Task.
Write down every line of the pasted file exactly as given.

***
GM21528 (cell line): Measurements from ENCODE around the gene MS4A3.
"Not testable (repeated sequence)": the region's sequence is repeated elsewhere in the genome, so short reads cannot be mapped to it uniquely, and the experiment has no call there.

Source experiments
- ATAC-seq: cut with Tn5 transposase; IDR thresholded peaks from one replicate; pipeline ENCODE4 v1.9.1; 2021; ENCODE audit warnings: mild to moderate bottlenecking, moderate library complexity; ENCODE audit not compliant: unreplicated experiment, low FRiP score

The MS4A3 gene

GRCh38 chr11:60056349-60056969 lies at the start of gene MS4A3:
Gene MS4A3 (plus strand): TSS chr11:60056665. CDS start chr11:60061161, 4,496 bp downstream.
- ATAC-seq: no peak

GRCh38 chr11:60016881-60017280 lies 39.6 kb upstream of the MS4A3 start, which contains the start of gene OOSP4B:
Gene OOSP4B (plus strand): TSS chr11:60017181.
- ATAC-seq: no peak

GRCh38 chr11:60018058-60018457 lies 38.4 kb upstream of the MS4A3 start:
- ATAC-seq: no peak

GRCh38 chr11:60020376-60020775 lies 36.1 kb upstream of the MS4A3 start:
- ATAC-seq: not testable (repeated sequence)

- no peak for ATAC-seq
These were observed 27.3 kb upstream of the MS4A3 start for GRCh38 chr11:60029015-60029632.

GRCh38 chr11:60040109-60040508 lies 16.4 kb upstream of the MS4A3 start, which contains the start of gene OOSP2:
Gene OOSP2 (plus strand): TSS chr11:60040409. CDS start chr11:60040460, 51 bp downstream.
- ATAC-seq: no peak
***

GM21528 (cell line): Measurements from ENCODE around the gene MS4A3.
"Not testable (repeated sequence)": the region's sequence is repeated elsewhere in the genome, so short reads cannot be mapped to it uniquely, and the experiment has no call there.

Source experiments
- ATAC-seq: cut with Tn5 transposase; IDR thresholded peaks from one replicate; pipeline ENCODE4 v1.9.1; 2021; ENCODE audit warnings: mild to moderate bottlenecking, moderate library complexity; ENCODE audit not compliant: unreplicated experiment, low FRiP score

The MS4A3 gene

GRCh38 chr11:60056349-60056969 lies at the start of gene MS4A3:
Gene MS4A3 (plus strand): TSS chr11:60056665. CDS start chr11:60061161, 4,496 bp downstream.
- ATAC-seq: no peak

GRCh38 chr11:60016881-60017280 lies 39.6 kb upstream of the MS4A3 start, which contains the start of gene OOSP4B:
Gene OOSP4B (plus strand): TSS chr11:60017181.
- ATAC-seq: no peak

GRCh38 chr11:60018058-60018457 lies 38.4 kb upstream of the MS4A3 start:
- ATAC-seq: no peak

GRCh38 chr11:60020376-60020775 lies 36.1 kb upstream of the MS4A3 start:
- ATAC-seq: not testable (repeated sequence)

- no peak for ATAC-seq
These were observed 27.3 kb upstream of the MS4A3 start for GRCh38 chr11:60029015-60029632.

GRCh38 chr11:60040109-60040508 lies 16.4 kb upstream of the MS4A3 start, which contains the start of gene OOSP2:
Gene OOSP2 (plus strand): TSS chr11:60040409. CDS start chr11:60040460, 51 bp downstream.
- ATAC-seq: no peak